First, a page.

Virtual Reality (VR) immersive experiences feel to some like sci-fi made real, but the bulky, unwieldy norm for VR headsets are often too much to handle.
This is why researchers from Facebook Reality Labs recently proposed a new VR headset design — replacing refractive lenses with holographic optics and optical folding based on polarization, according to a post on Facebook Research.
Facebook researchers propose new VR headset design
In a new research paper from Facebook Reality Labs' Junren Wang and Andrew Maimone — titled "Holographic Optics for Thin and Lightweight Virtual Reality" — proposes a VR headset design that replaces the typical refractive lens with polarization-based optical folding and new holographic optics.
"We present a class of display designs combing holographic optics, directional backlighting, laser illumination, and polarization-based optical folding to achieve thin, lightweight, and high performance near-eye displays for virtual reality," reads the abstract of the paper.
Polarization-based optical folding and holographic optics "help keep the optics as thin as possible while making the most efficient use of space," read the post on Monday. "We anticipate that such lightweight and comfortable factors may enable extended VR sessions and new use cases, including productivity."
A turn from VR tradition
Typically, VR headsets have to be large to accommodate thick, curved lenses, which alter the angle of light from the display before we see an image with our eyes. This makes objects generated in VR look farther away than they really are.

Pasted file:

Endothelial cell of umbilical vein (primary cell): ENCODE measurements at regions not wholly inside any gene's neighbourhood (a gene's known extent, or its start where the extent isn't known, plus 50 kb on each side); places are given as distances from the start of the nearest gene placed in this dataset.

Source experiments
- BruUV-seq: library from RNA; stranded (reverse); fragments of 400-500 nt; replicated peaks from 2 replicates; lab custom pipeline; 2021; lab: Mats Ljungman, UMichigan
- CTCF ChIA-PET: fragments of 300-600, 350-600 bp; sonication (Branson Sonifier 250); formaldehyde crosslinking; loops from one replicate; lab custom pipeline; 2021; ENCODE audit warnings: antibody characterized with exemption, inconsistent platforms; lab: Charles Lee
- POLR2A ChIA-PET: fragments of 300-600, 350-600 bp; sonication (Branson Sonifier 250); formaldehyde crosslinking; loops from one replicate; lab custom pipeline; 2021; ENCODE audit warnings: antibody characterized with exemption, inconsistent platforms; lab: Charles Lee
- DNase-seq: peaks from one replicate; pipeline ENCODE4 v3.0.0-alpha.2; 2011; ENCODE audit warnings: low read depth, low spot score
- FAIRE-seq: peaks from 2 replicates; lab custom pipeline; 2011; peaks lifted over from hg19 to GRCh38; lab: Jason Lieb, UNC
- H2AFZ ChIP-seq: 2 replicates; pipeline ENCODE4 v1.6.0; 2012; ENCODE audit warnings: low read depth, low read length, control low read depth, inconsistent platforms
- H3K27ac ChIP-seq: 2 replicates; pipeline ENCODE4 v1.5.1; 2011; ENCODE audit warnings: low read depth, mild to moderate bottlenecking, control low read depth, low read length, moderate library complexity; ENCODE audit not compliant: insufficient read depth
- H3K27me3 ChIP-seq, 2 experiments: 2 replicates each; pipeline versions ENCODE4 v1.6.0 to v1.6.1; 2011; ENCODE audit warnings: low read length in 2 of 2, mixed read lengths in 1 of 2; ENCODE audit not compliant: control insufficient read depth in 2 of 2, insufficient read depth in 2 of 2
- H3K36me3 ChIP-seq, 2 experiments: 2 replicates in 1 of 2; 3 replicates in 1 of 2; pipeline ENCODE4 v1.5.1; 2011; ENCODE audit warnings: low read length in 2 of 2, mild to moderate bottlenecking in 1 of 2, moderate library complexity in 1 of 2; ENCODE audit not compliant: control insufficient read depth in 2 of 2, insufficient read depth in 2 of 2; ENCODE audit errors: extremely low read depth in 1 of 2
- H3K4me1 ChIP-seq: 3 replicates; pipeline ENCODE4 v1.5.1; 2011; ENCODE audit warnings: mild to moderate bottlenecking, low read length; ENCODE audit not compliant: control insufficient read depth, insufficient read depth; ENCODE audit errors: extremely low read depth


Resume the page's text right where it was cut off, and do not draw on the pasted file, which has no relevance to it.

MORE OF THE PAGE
Facebook's proof-of-concept headset replaces the old design with holographic optics — which seem like transparent stickers, but actually, bend light in the same way lenses do. According to Facebook Research, it's akin to the holographic image on a credit card, but instead of a 3D scene, it creates a lens. "The result is a dramatic reduction in thickness and weight," said the Facebook Research post.
Slim VR headset design comes with 'pancake' folding
However, it takes more than holographic optics to create a slim design. VR headsets also usually need significant distance between the lens and the display, so the image can come into focus. To reduce this gap without losing focus, Facebook's researchers used polarization-based optical folding — also called "pancake" folding, reports Mashable.
Pancake folding bounces light to and fro inside a lens several times before it reaches our eyes, which increases the distance light must travel while keeping the physical distance down to a minimum. Since Facebook's prototype is moving away from bulky lenses, the holographic optics create pancake folding, setting a new standard in VR headsets.
"Our proposed approach is to design a pancake optic where all the focusing power is performed by holographic optical elements rather than bulk optics," wrote Wang and Maimone in their paper. While aesthetically underwhelming, their cutting-edge research into the future of VR headsets will be presented during the virtual SIGGRAPH conference this August.